Proof is powered by Vocal.
Vocal is a platform that provides storytelling tools and engaged communities for writers, musicians, filmmakers, podcasters, and other creators to get discovered and fund their creativity.
How does Vocal work?
Creators share their stories on Vocal’s communities. In return, creators earn money when they are tipped and when their stories are read.
How do I join Vocal?
Vocal welcomes creators of all shapes and sizes. Join for free and start creating.
To learn more about Vocal, visit our resources.Show less
Before we begin, a disclaimer: I am not a health blogger. I regularly eat chocolate chip cookies for breakfast, and I think Tortilla Chips with cheese on them is a completely acceptable meal to eat in bed. I will not ever be the person you come to for tips on the 5:2 diet, and I roll my eyes whenever I hear the phrase ‘gluten-free.’ I sometimes eat salad, I often eat cheese, and when my friends text me incessantly enough I go to spin classes and complain the entire time. I do not understand quinoa, and I will throw things at you if you call any food ‘super.’ Also, wine is joy.
Okay, now that we’ve cleared up any misconceptions, onto the topic of the day: Drinking Alone.
For some reason, this is a topic with a pretty unshakeable stigma attached. Somewhere along the way, drinking alone became synonymous with a) having a crippling alcohol dependancy or b) having some sort of emotional crisis ‘a la’ Bridget Jones.
Drinking with friends, at parties, down the pub, or in more or less any social situation is completely acceptable, even actively encouraged, but pop a girl alone on a sofa with a nice glass of Pinot and you’ve suddenly got a serious problem…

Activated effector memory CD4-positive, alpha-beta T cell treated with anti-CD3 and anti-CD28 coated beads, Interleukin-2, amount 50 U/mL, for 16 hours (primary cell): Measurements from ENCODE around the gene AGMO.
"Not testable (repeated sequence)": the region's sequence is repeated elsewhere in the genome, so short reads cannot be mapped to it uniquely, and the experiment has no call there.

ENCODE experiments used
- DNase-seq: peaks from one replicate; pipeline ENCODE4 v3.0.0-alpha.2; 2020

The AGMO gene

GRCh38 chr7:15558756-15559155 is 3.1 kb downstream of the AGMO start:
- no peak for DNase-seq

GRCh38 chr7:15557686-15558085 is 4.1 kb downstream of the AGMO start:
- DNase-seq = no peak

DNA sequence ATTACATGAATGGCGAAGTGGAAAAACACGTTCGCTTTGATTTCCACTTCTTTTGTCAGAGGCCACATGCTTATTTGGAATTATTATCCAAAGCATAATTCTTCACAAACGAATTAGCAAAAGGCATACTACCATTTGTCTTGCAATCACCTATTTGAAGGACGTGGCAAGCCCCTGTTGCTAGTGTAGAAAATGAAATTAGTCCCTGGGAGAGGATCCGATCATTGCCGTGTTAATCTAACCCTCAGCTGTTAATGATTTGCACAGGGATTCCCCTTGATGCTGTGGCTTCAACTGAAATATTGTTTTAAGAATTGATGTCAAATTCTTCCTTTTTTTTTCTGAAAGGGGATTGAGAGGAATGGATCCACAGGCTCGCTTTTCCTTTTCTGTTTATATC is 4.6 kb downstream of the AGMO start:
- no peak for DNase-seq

As someone who lived alone for almost four years, I found this extremely problematic, because the social norm would dictate that any time I fancied a lovely glass of wine, I should manufacture some sort of social encounter. This left me with two choices:
A) Leave my lovely warm house to find a more acceptable drinking location, forcing me to change out of my Panda onesie, interact with humans I hadn’t chosen, and miss Scandal.
B) Invite someone into my lovely warm house despite not really being in the mood to socialise—(people who want company every evening do not choose to live alone…) and then watch angrily whilst they drink half of my lovely wine, all the while jabbering at me and making me miss Scandal.
Nowadays, this is not a problem I personally face. I live with my boyfriend, and so society dictates that I may, as a cohabiting adult, enjoy a glass of wine whenever I damn well please. However, in support of all the women out there living alone, staring longingly at their Pinot Noir, wishing things were different, here are just a few of the reasons why drinking alone is amazing:
- Steak pairs way better with Malbec than orange juice.
- Enjoying your own company is completely fine.
- It is a brilliant way to de-stress after a terrible day.
- It is a brilliant way to celebrate after an excellent day.
- It gets the creative juices flowing: If you’re a writer this can be helpful!
- Sometimes everyone sucks, but Chenin Blanc still tastes good.
- If you get a bit teary-drunk, you can cry without embarrassing yourself.
- It’s cheaper because you don’t have to share your wine.
- A glass of wine in the bath with a great playlist is basically a religious experience.
- Olivia Pope does it all the time, and she’s a total bad-ass lady-boss.
So in conclusion, if it’s a Monday night, and you’re home alone in your own lovely warm home, and you don’t want to go out because *ugh the people,* don’t feel bad for cracking that corkscrew out and treating yourself to a little tipple or two. Life is short, and you’re a bad-ass lady-boss.
“So I stayed in bed and drank. When you drank the world was still out there, but for the moment it didn’t have you by the throat.” – Charles Bukowski